[ocr errors]

But without enlarging upon this circumstance Mr. Grattan called the attention of his hearers to one article in the settlement, which could accompany no settlement, which must be fatal to any treaty, and tear asunder the bands of faith and affection. The article he intended was that which opened afresh the settlement of the free trade, and the colony trade in 1779. The present system took from them the power of selection, so that the whole covenant hanged on each several branch ; and took from them their option of the produce of foreign plantations, and of America. . It was a revision in peace of the settlements of war; it was a revocation in peace of the acquisition of war. Mr. Grattan conceived those arrangements to be sacred. They might make other arrangements with the British nation, but they would never make any so beneficial as these. They were the result of a conjuncture, miraculously formed, and fortunately seized. From the confideration of these settlements he was naturally led to that part of the subječt which related to compensation. Compensation certainly could not apply to the free trade of 1779, or the frce constitution of 1782, first because they were already adjusted, and could not be revoked; and secondly, because they were points of unalienable right. Freemen would not pay for the recovery of their rights; payment derogated from the nature of the claim, and so it had then been understood. It was then thought, that to have amnexed subfidy to constitution would have marred an illustrious experiment on the feelings of the nation. Then was exhibited the bolder policy, the happy art, which saw hew much might be got by compulsion, and how much might be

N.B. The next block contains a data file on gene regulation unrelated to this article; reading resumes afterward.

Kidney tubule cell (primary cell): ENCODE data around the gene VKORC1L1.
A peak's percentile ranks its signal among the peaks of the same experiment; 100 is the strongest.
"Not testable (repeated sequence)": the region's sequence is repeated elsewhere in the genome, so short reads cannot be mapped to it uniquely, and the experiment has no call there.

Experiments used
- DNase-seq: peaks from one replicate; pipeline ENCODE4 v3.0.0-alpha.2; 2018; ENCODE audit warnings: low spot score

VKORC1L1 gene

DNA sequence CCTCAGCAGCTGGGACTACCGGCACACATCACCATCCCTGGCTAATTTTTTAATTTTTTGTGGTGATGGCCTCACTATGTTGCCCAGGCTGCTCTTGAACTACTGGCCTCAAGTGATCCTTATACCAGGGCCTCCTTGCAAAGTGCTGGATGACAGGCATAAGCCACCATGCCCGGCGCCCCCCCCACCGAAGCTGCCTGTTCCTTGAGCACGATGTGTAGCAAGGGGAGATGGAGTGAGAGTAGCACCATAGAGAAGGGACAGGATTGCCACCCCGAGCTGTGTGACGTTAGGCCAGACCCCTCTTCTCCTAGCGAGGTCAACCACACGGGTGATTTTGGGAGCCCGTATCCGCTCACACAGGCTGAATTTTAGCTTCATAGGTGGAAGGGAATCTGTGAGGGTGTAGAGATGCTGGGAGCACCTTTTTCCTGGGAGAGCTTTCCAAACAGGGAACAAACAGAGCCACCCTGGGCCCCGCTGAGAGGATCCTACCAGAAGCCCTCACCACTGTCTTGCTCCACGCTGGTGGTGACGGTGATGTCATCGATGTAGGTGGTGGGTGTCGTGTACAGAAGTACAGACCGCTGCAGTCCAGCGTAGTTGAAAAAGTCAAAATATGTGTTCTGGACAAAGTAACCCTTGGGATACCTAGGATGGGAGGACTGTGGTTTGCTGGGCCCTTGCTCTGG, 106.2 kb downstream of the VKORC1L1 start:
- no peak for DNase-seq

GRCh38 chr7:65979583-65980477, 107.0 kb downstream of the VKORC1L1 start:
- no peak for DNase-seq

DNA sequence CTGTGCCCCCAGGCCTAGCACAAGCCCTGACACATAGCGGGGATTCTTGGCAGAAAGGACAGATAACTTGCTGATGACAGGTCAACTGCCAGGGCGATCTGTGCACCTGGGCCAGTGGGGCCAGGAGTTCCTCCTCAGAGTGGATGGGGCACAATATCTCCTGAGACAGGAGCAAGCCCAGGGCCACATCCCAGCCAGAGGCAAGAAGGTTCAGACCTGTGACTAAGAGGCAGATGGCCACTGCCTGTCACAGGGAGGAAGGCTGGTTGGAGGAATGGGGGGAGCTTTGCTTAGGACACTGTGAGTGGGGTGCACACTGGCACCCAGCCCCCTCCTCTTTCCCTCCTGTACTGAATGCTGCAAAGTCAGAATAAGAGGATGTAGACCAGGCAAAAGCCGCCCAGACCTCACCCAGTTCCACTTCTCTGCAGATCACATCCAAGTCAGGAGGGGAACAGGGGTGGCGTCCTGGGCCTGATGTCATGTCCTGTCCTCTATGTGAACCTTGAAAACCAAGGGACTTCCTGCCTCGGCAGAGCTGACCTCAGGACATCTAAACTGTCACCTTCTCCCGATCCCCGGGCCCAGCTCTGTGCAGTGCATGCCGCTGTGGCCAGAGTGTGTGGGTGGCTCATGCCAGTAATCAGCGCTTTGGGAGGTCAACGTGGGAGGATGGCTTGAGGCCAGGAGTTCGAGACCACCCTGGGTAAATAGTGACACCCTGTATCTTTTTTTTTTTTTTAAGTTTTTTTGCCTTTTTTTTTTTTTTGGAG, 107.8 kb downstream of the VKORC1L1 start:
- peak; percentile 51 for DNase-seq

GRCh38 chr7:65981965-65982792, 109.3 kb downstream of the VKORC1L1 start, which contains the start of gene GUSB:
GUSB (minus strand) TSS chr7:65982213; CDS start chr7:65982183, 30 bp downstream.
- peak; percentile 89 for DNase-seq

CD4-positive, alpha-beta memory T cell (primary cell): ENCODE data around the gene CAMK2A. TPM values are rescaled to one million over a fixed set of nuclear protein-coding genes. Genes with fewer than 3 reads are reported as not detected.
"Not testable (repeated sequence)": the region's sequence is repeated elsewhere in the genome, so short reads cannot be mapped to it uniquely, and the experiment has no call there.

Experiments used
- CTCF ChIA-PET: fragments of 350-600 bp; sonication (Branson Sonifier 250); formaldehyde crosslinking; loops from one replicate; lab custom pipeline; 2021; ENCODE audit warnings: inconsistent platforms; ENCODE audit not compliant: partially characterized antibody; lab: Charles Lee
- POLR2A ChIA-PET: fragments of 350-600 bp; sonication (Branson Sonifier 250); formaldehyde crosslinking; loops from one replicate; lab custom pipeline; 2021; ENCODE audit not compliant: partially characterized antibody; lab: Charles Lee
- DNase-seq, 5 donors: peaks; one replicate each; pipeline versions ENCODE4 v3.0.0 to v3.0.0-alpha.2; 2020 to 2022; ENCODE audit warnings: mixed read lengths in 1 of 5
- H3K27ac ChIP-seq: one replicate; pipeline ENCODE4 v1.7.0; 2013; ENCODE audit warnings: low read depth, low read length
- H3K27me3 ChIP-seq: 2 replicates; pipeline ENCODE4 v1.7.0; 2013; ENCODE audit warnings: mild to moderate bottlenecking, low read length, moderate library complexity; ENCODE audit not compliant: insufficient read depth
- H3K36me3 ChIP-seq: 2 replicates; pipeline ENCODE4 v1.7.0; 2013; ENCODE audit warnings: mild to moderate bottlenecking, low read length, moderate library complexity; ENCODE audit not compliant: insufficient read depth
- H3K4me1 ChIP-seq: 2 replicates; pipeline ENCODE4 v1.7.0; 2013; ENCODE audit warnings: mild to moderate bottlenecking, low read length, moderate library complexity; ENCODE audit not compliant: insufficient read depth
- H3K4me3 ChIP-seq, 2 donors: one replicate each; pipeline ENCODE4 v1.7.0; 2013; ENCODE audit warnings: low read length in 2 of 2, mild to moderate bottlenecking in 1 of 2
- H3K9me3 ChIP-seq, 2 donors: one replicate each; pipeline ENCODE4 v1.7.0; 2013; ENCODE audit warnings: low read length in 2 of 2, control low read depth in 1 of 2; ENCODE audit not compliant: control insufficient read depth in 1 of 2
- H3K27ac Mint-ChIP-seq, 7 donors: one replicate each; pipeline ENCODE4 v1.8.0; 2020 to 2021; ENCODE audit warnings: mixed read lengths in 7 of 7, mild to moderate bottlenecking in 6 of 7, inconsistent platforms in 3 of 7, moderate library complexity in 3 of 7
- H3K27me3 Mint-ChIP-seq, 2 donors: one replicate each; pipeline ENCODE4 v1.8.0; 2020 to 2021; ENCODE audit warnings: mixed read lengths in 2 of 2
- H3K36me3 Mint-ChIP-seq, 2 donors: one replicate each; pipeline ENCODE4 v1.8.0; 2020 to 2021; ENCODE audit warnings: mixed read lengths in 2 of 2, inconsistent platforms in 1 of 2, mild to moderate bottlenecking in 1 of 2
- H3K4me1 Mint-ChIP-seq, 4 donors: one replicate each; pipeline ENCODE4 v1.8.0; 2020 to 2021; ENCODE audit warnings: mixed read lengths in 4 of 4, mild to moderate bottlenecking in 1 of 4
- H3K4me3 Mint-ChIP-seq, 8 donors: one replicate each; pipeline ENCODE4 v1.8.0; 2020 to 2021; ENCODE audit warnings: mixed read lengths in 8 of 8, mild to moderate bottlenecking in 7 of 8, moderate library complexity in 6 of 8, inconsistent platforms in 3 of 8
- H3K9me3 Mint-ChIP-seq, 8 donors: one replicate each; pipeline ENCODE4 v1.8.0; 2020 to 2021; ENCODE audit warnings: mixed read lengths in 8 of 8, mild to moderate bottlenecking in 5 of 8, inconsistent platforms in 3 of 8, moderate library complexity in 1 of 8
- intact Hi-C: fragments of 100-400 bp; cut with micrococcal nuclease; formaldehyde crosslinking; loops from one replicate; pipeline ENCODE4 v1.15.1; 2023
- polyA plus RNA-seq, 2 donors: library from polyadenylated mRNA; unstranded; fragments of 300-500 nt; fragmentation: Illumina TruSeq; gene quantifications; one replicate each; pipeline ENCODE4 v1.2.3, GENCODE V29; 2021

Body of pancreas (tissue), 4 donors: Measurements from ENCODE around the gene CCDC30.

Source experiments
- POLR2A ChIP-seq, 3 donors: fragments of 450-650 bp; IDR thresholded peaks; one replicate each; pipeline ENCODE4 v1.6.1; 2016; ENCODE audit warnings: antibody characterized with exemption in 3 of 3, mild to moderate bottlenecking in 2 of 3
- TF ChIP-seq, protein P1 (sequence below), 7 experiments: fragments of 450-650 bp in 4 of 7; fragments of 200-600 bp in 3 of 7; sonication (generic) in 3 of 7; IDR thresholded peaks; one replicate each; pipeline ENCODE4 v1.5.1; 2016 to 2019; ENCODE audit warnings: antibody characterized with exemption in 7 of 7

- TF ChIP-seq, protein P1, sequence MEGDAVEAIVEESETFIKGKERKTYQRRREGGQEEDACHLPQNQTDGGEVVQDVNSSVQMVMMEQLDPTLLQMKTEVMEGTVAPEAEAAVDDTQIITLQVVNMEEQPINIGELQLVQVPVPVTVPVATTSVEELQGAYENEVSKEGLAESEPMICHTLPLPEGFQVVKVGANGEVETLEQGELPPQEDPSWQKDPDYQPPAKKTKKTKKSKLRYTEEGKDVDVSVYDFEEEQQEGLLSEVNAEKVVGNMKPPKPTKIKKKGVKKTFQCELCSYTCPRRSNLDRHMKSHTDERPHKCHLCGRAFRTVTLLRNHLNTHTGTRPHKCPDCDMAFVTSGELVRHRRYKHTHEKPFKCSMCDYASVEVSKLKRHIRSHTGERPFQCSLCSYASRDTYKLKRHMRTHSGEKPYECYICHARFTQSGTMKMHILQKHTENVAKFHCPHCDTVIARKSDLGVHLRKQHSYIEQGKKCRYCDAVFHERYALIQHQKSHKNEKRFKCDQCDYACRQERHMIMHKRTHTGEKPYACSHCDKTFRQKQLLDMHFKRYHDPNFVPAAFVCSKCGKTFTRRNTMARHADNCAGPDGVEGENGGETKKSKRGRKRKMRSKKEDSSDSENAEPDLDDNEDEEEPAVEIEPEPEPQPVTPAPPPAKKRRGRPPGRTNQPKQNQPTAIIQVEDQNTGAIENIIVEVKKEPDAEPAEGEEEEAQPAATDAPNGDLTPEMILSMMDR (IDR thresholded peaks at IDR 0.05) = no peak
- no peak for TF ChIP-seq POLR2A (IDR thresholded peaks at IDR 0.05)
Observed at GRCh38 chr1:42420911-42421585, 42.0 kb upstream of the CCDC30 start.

left to honour; which yielded them their claims unstipulated and unconditioned, and made a bold push for the hearts of the nation. Let them see then what they obtained without compensation. A colon trade, a free trade, the floo. ency of their judges, the government of the army, the extinétion of the unconstitutional powers of the council, the restoration of the judicature of their lords, and the independency of their legislature. Let them see now what they obtained by compensation; a covenant not to trade beyond the Cape of Good Hope and the Straits of Magellan; a covenant not to take foreign plantation produce, not to take American produce, but as Great Britain should permit; a covenant not to take British plantation produce but as Great Britain should prescribe; a covenant never to protećt their own manufactures, never to guard the primum of those manufactures; these things accompanied, he acknowledged, with a covenant on the part of England to disarm the argument for protećting duties, to give the English language in the aët of navigation the same construction in both countries, and to leave the linen market without molesłation. One would think some God prefided over the liberties of that country, who made it frugality in the Irish nation to continue free, and annexed the penalties of fine as well as infamy to the surrender of the constitution From the confideration of commerce Mr. Grattan proceeded to a uestion much more high and ines. timable, before which the ideas of protećting duties, of reciprocal duties, of countervailing dutics, vanished into nothing, and by the tendencies of which the prudence of every head and the energies of every - heart

[ocr errors][ocr errors]
« ПредишнаНапред »